On- and off-site releases for all TRI industries totaled 7.10 billion pounds for 2000. These industries reported creating 37.89 billion pounds of production-related waste, which they partially treated or disposed.
Production-related waste increased by 8.39 billion pounds between 1998 and 2000, or 28.6 percent. The portion of these production wastes released to the environment decreased by 409 million pounds, or 5.5 percent, over the same period.
The data show that American industries continue to produce more and more toxic waste that is treated, burned or disposed in somebody's backyard.
Environmental groups said the new pollution data show the continued need for public health protections, and criticized the Bush Administration for weakening pollution laws, according to the Working Group on Community Right-to-Know.
The top five states for toxic releases from manufacturing industries are: Texas (245,761,545 pounds), Pennsylvania (139,337,978 pounds), Ohio (137,075,843 pounds), Louisiana (135,215,670 pounds) and Indiana (134,272,453 pounds).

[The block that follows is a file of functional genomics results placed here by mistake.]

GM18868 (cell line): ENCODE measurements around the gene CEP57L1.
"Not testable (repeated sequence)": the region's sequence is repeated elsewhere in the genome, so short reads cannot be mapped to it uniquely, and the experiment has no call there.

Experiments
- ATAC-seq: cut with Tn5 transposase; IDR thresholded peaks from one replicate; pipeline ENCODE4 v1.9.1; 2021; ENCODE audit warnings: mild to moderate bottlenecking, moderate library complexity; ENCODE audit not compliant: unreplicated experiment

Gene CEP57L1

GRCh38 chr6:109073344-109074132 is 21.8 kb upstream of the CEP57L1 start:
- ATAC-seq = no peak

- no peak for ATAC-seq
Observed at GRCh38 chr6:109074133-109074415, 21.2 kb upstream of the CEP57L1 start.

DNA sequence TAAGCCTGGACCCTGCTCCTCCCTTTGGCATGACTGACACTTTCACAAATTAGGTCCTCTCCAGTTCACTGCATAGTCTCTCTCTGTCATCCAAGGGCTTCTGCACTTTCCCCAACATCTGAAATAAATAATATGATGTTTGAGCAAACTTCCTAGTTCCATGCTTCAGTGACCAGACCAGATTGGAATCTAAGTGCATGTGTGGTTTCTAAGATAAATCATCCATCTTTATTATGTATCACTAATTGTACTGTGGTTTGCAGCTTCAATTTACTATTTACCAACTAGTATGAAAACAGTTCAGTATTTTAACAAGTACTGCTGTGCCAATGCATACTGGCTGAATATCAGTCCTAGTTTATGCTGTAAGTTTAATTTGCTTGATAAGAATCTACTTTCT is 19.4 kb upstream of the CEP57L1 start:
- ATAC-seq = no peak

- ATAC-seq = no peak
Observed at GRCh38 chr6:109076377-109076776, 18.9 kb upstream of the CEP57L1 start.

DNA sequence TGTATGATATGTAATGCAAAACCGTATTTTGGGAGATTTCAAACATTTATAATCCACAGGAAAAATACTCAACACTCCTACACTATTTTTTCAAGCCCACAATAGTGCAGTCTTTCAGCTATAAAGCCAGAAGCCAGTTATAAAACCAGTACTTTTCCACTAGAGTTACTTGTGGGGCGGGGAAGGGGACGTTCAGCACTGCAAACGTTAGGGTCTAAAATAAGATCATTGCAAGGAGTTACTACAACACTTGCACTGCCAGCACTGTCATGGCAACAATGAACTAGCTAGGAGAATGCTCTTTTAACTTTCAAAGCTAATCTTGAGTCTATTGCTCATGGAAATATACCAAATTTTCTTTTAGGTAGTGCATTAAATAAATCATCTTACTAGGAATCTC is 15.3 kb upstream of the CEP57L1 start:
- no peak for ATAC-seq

The report reflects new reporting for some highly toxic chemicals that persist in the environment. Total on- and off-site releases of these long-lasting chemicals include:
- dioxin - 220 pounds;
- mercury - 4,316,662 pounds;
- polycyclic aromatics - 5,402,975 pounds;
- polychlorinated biphenyls (PCBs) - 1,460,916 pounds;
- eight highly persistent pesticides (aldrin, chlordane, heptachlor, isodrin, methoxychlor, pendimethalin, toxaphene, and trifluralin) - 82,443 pounds, and;
- 838,914 pounds of four other persistent toxic chemicals.
Industries released over a million pounds of polychlorinated biphenyls (PCBs) into the environment, even though PCBs have been banned from electrical transformers and other uses. Much of this PCB waste went into hazardous waste landfills.
EPA plans to make TRI data available from www.epa.gov/tri. The non-profit group OMB Watch will make the data available soon from www.rtknet.org.